Depression Let's Talk

Depression is a real illness. It is a common mental health problem that causes people to experience low mood, loss of interest or pleasure, feelings of guilt or low self-worth, disturbed sleep, low energy, and poor concentration. Depression is technically a mental disorder, but it also affects your physical health and well-being. Feeling sad or anxious at times is a normal part of life, but if these feelings stay more than two weeks they could be symptoms of depression. When a person has depression, it interferes with daily life and normal functioning. It can cause pain for both the person with depression and those who care about him or her. Major depressive disorder (MDD), a more advanced form of depression is considered a serious medical condition that may have a dramatic effect on your quality of life. You may lose interest in your favorite activities, have difficulty sleeping, or experience a change in appetite. Persistent sadness, irritability, and frustration can also change your relationships with family and friends, or interfere with your ability to concentrate at work or school.

Adding certain foods to your diet can make a difference. Although there is no specific diet to relieve symptoms of MDD, some foods may provide a much-needed mood boost.

Symptoms

Depression symptoms may vary among people but generally encompass a feeling of sadness or hopelessness. These can include:

  1. Tiredness and loss of energy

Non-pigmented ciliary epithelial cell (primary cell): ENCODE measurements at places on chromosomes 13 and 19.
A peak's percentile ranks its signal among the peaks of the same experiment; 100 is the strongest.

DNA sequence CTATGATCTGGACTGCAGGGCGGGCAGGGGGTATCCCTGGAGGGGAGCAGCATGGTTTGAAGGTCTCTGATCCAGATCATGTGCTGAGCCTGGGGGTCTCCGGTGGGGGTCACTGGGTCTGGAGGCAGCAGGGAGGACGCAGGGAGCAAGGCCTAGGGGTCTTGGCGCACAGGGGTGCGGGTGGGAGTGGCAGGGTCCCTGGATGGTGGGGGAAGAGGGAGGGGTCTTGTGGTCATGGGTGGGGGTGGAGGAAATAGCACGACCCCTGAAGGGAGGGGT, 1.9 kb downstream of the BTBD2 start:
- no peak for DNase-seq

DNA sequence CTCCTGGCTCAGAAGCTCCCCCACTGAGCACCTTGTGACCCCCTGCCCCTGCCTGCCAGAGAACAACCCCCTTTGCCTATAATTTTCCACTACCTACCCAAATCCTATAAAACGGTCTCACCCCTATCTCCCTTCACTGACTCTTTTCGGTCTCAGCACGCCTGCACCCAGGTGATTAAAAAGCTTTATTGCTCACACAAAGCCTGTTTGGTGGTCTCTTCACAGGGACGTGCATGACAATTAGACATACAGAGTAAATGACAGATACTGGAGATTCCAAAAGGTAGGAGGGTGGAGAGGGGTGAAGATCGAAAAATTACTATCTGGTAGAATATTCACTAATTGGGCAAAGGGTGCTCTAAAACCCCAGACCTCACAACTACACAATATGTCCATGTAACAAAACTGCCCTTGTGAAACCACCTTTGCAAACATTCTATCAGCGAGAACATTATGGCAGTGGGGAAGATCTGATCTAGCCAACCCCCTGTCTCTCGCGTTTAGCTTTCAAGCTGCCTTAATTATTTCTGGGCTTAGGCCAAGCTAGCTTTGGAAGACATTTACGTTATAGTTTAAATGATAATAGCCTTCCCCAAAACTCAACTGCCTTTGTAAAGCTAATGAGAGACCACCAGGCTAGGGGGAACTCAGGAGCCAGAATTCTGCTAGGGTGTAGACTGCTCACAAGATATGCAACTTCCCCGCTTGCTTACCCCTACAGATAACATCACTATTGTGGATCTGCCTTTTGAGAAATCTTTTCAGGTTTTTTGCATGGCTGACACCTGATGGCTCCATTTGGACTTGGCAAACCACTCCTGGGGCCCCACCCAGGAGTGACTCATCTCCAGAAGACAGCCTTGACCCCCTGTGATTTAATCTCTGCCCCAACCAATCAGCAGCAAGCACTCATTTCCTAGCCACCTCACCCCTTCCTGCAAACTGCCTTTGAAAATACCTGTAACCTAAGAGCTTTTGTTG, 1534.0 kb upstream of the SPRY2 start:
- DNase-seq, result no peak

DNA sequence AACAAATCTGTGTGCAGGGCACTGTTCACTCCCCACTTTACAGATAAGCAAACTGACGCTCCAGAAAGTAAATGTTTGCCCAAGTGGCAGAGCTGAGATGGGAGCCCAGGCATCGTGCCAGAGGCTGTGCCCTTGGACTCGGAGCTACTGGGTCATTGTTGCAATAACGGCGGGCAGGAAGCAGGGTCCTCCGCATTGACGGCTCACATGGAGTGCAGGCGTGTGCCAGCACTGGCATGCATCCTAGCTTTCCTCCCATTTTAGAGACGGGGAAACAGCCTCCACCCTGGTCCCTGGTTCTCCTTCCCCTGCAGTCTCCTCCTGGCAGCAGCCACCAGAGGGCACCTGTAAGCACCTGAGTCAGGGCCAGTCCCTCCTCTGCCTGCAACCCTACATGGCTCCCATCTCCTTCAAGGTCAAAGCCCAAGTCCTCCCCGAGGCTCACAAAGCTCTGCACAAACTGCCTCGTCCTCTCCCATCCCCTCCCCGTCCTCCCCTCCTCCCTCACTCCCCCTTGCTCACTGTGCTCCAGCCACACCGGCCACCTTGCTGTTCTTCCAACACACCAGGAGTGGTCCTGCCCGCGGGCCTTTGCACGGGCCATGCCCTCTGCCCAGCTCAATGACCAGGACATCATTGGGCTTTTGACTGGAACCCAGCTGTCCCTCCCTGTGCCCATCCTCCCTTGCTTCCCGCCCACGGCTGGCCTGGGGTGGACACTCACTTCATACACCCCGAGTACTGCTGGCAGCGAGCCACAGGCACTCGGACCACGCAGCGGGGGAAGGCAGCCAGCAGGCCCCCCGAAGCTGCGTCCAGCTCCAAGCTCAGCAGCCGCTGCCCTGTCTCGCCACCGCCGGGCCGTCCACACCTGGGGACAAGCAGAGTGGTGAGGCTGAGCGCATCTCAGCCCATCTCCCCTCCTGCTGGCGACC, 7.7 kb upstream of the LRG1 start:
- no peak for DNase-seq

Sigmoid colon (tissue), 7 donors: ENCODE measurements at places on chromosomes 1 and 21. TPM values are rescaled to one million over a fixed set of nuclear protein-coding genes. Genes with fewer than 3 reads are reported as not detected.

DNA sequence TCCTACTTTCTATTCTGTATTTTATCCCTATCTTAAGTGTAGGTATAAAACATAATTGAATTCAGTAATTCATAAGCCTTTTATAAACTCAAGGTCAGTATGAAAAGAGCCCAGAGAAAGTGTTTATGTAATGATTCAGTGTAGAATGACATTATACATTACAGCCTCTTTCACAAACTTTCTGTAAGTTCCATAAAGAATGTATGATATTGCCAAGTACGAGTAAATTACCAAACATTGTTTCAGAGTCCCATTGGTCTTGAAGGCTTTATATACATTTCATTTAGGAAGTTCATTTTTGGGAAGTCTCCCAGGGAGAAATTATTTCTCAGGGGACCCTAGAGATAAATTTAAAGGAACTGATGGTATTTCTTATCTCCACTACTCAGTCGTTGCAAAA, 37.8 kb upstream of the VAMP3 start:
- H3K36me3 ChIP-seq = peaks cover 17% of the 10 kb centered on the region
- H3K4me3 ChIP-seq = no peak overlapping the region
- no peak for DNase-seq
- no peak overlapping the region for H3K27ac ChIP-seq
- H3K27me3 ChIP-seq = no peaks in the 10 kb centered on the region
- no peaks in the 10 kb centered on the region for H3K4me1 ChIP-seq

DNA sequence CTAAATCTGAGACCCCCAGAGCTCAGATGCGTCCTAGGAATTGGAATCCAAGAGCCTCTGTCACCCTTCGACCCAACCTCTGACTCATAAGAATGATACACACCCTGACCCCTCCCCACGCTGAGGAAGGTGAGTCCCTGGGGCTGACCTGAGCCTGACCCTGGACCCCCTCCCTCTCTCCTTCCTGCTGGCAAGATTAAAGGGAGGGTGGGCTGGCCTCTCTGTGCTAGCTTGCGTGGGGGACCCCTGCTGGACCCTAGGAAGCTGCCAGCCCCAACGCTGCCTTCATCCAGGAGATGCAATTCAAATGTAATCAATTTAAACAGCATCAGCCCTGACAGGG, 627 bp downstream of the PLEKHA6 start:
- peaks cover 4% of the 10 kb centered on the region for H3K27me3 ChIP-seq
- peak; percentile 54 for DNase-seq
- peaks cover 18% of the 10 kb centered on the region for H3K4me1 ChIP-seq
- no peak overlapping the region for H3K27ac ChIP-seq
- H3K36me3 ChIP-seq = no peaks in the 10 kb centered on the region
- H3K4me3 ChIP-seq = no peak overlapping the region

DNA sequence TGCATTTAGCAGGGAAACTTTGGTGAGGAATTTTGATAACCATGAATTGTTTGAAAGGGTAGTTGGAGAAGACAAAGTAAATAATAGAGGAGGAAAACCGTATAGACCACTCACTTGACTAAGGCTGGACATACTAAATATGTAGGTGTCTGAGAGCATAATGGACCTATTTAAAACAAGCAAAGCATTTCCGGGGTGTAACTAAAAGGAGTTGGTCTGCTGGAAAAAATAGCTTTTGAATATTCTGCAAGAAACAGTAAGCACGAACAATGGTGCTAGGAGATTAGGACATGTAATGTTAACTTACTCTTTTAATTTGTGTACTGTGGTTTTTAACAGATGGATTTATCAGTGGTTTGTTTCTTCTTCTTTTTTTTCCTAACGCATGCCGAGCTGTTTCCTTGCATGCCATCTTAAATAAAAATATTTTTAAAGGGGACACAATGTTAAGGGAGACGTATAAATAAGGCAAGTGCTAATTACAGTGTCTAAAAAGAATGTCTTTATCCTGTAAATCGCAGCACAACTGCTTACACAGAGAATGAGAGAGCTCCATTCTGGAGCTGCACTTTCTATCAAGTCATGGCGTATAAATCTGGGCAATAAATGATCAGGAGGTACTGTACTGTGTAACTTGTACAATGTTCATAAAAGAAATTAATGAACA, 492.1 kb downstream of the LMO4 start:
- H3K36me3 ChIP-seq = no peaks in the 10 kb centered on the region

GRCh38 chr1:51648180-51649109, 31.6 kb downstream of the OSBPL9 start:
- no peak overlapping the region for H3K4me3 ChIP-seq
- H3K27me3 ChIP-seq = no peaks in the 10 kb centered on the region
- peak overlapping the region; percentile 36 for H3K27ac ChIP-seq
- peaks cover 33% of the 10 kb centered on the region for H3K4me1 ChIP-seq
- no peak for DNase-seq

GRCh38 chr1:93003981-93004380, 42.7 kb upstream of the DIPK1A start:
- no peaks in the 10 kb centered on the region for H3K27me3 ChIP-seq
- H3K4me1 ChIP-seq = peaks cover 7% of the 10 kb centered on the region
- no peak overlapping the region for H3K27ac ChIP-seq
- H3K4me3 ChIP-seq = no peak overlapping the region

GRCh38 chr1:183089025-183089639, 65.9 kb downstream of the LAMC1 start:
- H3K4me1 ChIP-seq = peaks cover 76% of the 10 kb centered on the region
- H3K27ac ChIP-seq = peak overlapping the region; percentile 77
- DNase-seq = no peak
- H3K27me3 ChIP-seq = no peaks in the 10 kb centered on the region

2. Sadness that does not go away
  3. Loss of self-confidence and self-esteem
  4. Difficulty concentrating
  5. Not being able to enjoy things that are usually pleasurable of interesting
  6. Feeling anxious all the time
  7. Avoiding other people, sometimes even your close friends
  8. Feelings of helplessness and hopelessness
  9. Sleeping problems – difficulties in getting off to sleep or waking up much earlier than usual
  10. Very strong feelings of guilt or worthlessness
  11. Finding it hard to function at work/college/school
  12. Loss of appetite
  13. Loss of sex drive and/or sexual problems
  14. Physical aches and pains
  15. Thinking about suicide and death
  16. Self-harm

Depression Factors


There are many factors may play a role in depression, including genetics, brain biology and chemistry, and life events such as trauma, loss of a loved one, a difficult relationship, an early childhood experience, or any stressful situation. Depression can happen at any age, but often begins in the teens or early 20 years or 30 years. Most chronic mood and anxiety disorders in adults begin as high levels of anxiety in children. In fact, high levels of anxiety as a child could mean a higher risk of depression as an adult.